In the state that I know well because it’s been a long time teaching at Chicago – Illinois, has made enormous promises to its public sector workers, because it was always convenient. Harder to increase current wages because it will increase your budget, but convenient to increase pensions, because somebody else pays for it down the line, while you get the credit. And so enormous pension promises, which simply cannot be delivered. So you have all these entitlements coming, and then you have debt – debt taken on during the financial crisis, taken on before the financial crisis.

When you have all this, the only way to pay it is to grow. Growth is an imperative in many industrial countries. But it’s not just growth for the sake of growth, it’s the distribution of growth. That when you have a slowdown, the worst hit are the newcomers, the young. Because especially in societies which are more insider societies, the insiders are reasonably well protected, but it’s the outsiders – the young, the immigrants who get hit. And they can start raising their voice – the high levels of youth unemployent in Europe are a serious source of concern. But now immigrant unemployment is contributing to that.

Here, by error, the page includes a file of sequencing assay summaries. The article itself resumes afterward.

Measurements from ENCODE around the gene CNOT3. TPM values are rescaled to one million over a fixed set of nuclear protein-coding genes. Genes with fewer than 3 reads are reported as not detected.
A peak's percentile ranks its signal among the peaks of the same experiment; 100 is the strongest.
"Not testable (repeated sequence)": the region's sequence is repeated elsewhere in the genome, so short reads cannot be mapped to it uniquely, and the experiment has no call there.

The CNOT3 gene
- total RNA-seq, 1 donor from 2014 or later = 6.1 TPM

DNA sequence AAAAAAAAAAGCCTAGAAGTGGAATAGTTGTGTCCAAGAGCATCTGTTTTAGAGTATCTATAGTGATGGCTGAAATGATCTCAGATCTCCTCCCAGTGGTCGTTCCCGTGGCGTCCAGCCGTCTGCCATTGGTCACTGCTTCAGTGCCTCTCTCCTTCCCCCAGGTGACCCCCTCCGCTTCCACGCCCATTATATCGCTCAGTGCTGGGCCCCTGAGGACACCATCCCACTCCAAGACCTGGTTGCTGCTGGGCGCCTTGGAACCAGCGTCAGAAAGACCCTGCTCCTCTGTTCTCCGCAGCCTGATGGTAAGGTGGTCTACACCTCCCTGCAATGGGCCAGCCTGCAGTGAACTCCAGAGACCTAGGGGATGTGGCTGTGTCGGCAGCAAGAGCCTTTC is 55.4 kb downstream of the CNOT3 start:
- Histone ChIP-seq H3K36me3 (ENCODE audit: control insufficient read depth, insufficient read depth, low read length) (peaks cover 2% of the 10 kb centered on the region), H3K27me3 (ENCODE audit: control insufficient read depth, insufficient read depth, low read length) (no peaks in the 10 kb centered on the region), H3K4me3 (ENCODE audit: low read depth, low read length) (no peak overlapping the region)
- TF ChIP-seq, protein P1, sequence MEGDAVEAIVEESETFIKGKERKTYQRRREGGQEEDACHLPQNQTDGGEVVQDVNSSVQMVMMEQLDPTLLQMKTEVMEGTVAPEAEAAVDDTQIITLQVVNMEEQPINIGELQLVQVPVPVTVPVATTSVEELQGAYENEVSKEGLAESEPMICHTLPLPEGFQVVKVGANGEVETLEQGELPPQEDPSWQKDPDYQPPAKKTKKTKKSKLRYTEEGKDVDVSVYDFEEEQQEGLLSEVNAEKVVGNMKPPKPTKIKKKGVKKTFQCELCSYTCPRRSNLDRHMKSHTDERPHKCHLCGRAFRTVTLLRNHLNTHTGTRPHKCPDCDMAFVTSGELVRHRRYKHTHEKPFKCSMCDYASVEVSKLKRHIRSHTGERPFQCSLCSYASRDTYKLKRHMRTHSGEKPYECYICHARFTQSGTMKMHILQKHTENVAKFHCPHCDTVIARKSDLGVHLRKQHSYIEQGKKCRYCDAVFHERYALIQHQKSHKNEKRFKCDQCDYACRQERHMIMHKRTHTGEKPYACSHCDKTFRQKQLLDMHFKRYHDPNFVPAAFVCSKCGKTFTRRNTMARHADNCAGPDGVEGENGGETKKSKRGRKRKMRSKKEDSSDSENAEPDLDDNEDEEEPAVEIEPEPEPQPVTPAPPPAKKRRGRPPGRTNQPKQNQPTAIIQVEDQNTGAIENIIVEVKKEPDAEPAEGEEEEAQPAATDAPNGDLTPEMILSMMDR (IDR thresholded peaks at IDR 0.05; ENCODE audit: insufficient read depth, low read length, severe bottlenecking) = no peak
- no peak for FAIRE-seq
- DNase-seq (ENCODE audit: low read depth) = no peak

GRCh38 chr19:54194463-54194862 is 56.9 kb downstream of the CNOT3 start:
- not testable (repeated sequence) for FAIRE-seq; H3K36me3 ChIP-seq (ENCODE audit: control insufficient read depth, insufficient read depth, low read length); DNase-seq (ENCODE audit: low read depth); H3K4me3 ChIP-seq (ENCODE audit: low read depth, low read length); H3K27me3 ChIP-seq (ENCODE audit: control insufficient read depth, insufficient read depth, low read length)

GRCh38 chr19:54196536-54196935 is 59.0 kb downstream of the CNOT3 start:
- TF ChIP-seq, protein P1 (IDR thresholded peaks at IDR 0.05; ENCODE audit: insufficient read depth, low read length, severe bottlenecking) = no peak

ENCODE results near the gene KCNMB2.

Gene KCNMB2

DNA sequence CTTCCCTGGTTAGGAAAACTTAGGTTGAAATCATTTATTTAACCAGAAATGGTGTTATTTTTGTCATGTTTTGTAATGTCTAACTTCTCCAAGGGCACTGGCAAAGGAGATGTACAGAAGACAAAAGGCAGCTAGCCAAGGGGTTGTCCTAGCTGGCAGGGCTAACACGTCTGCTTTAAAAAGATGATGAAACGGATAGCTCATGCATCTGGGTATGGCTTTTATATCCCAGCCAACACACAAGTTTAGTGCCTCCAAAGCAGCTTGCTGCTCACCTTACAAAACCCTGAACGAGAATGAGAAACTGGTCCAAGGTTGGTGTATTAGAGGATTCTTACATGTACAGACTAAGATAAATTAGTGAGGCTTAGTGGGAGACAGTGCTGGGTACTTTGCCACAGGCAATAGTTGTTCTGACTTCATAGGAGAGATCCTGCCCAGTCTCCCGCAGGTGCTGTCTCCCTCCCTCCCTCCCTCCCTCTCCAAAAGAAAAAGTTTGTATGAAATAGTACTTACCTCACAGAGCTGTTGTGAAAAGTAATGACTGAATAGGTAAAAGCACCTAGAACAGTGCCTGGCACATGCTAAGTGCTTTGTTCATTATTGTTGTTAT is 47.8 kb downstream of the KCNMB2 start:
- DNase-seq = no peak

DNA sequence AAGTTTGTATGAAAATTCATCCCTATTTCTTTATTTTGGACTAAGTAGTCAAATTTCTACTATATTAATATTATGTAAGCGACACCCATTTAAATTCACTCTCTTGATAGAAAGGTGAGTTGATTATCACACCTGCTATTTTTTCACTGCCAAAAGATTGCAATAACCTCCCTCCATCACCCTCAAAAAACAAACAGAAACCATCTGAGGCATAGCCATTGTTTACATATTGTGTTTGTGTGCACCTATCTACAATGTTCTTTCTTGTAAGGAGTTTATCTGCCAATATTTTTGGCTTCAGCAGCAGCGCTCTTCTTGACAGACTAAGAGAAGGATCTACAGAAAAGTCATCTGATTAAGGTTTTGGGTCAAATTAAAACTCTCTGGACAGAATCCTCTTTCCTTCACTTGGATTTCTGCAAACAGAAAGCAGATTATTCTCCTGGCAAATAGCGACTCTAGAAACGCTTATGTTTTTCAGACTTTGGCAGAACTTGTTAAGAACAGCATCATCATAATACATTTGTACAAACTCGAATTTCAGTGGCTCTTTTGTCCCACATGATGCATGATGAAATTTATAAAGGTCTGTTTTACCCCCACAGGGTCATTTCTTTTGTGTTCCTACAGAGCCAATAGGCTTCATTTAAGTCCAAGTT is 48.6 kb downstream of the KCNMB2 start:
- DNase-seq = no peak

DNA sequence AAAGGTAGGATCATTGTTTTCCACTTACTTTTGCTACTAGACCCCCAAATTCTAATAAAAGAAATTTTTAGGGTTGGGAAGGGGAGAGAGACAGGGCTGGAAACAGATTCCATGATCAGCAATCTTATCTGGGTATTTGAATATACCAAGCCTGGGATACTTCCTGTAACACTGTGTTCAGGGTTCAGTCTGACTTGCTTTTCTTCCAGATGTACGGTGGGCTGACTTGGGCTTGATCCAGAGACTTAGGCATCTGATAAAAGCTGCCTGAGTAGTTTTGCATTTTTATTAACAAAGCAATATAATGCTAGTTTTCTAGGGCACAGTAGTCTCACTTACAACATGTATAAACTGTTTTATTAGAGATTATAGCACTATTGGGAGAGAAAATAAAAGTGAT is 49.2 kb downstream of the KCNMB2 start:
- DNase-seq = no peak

And of course, we talked about inequality. That’s also an issue which has come to the forefront and it’s not something to be dismissed lightly. It’s one of the biggest forces governing political debate in industrial countries today. The fact that middle class jobs are being lost – lost to technology, lost to global competition – means that a very strong constituency for stability is getting weaker and weaker. And again for the middle class, given that good middle class jobs are fairly small in number, you need growth to even create those additional jobs. So growth is absolutely an imperative.

And perhaps last, but more to the mind of central bankers – deflation. There is a very strong fear, especially in the United States, given its historical experience in the 30s, that if deflation takes hold, you will have a Japan-like experience, and have to write off 15-20 years of growth. Now I think that’s a misreading of what happened in Japan, but nevertheless, there is a very strong fear amongst the central banking community across the world, that deflation has to be averted at any cost. And therefore that’s another reason to try and promote growth because if you have reasonable growth, you can avoid the deflation problem.